If frequency counts towards stardom, peanut butter and bananas are the superstars of my breakfast routine.
I eat half a banana smeared with peanut butter more often than not, sometimes supplemented with a dollop of yogurt and granola, scrambled eggs with feta if my boyfriend feels like getting fancy, pancakes, toast with PB&J, or an apple with peanut butter. But I’m just obsessed with that creamy, sticky, healthy-sweet combination.
I’ve also developed a mild obsession with dutch babies ever since that basic dutch baby I posted a few weeks ago. I talked about the Wednesday Chef’s baked apple pancake, and wondered why I hadn’t made it again. This morning, I ate half a banana with peanut butter in my kitchen and wondered why I hadn’t made it again. And why no one, it seemed, had deemed a peanut butter and banana dutch baby worthy of recipe postage.
I was worried that this recipe just wouldn’t measure up to Luisa’s luscious apple pancake (I’ve never fried bananas before), but it totally does. Even with a few tweaks, it’s just as luscious with its wiggly, uneven puffs that lead into crisp edges and custard-y innards. Bananas, slightly caramelized and soft, provide pockets of intense sweetness amid a blanket of peanut butter-perfumed pancake. This is like a teeny-bopper, trendy version of the classic, rustic apple pancake. This is just the thing to serve as an easy, tasty brunch show-stopper.
I’m not afraid to say I like this better than my basic dutch baby. I like this better than anything ever, basically.
Changes: Luisa’s recipe is already neat and streamlined; apples are sauteed in butter in a skillet, batter goes on top and the skillet bakes for a trim half hour. I don’t know about you, but I like my pancakes even speedier.
I updated this recipe by using one less egg, less butter, a smidgen of whole wheat flour for health, adding peanut butter and bananas instead of apples. With a few other tweaks, I adapted the Wednesday Chef’s recipe and followed CookingLight’s method of baking the pancake for only 10 minutes, and mine was done in 12. Since I used my home home convection oven, I recommend baking a little longer if you don’t have a convection oven. No fancy pre-heating of the skillet in the oven required!
Tips: I’m embarrassed to say that I never understood what creating a well in the center of dry ingredients did for a recipe. In this recipe, it’s an essential step that allows you to slowly control the incorporation of dry ingredients into wet gradually so that your batter isn’t lumpy (a problem I encountered with the last dutch baby I made). With each swirl of the whisk, you should drag a little more flour into the wet mixture so that it comes in streaks of powder instead of lumpy clumps.
It’s better to slice your bananas on the thick side rather than thin, otherwise they’ll disintegrate into mush during the browning step. Err on the side of undercooking them (unless you want mush), because there’s plenty of time for them to get tender in the oven.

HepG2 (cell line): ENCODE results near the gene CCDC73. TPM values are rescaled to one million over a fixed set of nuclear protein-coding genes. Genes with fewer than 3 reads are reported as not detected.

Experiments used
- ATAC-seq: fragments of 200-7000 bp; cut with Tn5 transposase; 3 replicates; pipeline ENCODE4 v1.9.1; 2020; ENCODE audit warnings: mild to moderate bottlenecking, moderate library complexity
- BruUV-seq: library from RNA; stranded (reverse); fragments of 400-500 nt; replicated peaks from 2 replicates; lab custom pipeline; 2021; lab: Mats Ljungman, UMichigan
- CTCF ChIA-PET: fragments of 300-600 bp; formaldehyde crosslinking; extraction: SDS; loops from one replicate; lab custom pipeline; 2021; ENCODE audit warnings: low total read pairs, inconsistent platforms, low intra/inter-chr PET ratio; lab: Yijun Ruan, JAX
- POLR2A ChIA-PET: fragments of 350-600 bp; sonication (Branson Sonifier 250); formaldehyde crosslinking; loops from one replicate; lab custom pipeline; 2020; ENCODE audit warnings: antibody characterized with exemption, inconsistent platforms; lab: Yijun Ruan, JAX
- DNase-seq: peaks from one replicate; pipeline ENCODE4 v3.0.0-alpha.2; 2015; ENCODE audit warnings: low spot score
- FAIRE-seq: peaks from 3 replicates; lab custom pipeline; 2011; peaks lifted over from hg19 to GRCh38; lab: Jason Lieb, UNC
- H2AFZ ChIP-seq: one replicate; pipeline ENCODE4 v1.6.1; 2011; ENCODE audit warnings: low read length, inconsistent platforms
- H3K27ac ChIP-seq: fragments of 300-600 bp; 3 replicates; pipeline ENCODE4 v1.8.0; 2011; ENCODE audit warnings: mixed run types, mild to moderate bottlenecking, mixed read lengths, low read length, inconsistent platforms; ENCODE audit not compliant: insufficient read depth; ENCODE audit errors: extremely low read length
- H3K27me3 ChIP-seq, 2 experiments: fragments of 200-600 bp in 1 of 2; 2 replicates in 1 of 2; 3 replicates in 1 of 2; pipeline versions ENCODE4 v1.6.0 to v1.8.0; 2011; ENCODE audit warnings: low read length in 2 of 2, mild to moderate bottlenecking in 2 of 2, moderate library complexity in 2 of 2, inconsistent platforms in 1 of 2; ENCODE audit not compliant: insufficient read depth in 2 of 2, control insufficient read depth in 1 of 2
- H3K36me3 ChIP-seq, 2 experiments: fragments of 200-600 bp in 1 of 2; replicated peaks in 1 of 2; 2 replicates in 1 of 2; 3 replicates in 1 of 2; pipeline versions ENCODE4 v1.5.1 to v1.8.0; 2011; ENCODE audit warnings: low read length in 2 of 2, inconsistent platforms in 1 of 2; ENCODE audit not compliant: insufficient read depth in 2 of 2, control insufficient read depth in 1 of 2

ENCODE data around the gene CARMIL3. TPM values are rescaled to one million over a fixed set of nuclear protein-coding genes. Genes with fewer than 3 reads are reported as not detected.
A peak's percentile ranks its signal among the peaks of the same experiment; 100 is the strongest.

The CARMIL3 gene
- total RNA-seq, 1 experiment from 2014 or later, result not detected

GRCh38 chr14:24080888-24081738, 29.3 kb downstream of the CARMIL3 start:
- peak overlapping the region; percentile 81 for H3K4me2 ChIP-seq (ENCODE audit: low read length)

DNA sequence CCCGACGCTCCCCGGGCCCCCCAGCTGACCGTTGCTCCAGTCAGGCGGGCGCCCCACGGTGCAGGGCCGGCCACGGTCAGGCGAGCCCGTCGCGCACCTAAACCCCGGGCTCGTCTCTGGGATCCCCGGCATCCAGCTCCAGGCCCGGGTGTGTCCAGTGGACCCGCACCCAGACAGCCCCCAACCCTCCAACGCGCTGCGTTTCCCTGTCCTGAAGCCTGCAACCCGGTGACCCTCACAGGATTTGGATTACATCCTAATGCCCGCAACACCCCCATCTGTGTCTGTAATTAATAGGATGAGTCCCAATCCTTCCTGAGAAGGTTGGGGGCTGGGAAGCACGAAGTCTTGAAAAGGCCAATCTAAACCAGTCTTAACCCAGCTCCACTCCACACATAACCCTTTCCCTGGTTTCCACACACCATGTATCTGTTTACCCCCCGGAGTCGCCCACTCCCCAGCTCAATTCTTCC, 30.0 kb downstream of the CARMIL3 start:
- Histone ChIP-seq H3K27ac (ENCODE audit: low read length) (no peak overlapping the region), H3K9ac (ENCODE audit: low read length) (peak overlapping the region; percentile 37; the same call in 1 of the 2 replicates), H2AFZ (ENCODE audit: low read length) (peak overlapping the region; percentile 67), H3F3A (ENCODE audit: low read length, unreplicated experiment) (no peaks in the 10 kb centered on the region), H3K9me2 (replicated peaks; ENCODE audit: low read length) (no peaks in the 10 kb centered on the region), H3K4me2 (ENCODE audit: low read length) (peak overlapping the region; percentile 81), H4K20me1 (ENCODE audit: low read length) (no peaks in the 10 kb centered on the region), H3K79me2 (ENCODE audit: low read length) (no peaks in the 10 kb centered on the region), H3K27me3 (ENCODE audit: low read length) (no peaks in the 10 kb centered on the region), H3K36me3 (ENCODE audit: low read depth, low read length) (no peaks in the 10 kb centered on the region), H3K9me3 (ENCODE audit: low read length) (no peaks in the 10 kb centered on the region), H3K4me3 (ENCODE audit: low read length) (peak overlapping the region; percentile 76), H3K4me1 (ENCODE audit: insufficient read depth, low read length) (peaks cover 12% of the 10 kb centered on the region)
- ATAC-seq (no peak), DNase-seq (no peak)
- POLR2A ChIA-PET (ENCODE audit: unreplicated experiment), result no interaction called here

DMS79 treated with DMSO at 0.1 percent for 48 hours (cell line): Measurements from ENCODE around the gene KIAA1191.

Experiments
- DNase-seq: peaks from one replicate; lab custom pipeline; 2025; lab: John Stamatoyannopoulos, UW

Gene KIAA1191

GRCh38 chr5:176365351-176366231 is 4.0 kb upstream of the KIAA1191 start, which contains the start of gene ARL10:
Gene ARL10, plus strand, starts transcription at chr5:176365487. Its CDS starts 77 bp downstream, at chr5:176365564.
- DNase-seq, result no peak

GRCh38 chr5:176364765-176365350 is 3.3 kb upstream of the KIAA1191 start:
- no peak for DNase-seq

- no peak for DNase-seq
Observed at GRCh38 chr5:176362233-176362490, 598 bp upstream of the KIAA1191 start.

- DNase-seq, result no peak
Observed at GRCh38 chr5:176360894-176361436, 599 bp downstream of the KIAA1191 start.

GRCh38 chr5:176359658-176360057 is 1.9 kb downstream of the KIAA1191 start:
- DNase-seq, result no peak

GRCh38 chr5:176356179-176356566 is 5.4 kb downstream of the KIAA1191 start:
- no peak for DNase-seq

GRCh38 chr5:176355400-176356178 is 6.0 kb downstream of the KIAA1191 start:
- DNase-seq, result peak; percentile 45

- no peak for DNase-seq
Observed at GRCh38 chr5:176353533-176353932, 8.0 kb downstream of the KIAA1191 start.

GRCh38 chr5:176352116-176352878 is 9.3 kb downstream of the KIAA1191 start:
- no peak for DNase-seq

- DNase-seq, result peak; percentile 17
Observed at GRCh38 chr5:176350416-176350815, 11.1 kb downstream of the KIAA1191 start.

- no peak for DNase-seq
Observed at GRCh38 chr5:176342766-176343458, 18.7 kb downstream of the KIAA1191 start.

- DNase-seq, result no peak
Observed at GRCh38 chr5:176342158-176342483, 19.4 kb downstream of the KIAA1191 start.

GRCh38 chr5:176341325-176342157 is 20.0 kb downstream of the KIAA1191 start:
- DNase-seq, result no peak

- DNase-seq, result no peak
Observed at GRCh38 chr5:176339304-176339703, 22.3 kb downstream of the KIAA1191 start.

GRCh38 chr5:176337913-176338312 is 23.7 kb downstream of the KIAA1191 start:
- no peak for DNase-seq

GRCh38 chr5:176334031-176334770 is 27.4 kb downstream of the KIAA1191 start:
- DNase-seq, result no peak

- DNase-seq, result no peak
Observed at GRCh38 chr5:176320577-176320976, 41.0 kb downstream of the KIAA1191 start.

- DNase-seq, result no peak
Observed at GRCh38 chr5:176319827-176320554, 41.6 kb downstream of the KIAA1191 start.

1/4 cup all-purpose flour
1/4 cup whole wheat flour
1.5 tablespoons sugar
1/4 teaspoon salt
2 large eggs
1 tablespoon natural peanut butter
3/4 cup 1% milk (I think almond milk and other types of milk should work)
1 tablespoon butter
1 large, firm banana (or two small), sliced width-wise into coins about 1/2″ thick
1 tablespoon + 2 teaspoons brown sugar, divided
Powdered sugar, for serving
Preheat oven to 450 degrees.
Whisk together the flours, sugar and salt in a medium bowl. Whisk the eggs and peanut butter into the milk. Create a well in the center of the dry ingredients and pour the egg mixture into the center, whisking the dry into the wet as you pour. Slowly incorporate flour mixture until mixture is runny and smooth. Set aside.
Preheat a 9″ cast-iron skillet over medium heat. When you add the butter, it should should sizzle. Once the butter is melted, turn heat up to medium-high and add the sliced bananas. Let cook for about 10 seconds, then start flipping banana coins so that each side gets browned. Sprinkle with 1 tablespoon brown sugar and gently stir so that the brown sugar melts and caramelizes. Avoid disturbing the bananas.
Pour the batter over the bananas, turn off oven heat, and sprinkle with remaining brown sugar. Transfer skillet into the oven. Bake for 12-15 minutes, or until browned and puffed. Check for doneness with a fork or toothpick. Inside should be custardy, but not wet. Sift powdered sugar on top and serve hot!
More pancakes starting in 3…2…1…
Classic Buttermilk Pancakes: the best basic pancake best I’ve found, super fluffy, puffy and buttery even though there’s not a ton of butter. They get all crisp-toasty with a soft, buttery inside when reheated (that’s when I like them best!), one of my favorite vehicles for some PB&J.
Basic Dutch Baby: got a bare kitchen? This baby requires the bare minimum for pancake ingredients and turns out one heck of an oven-baked pancake!
Pie Pancakes: if you have leftover pie, you must make these fat, puffy pancakes!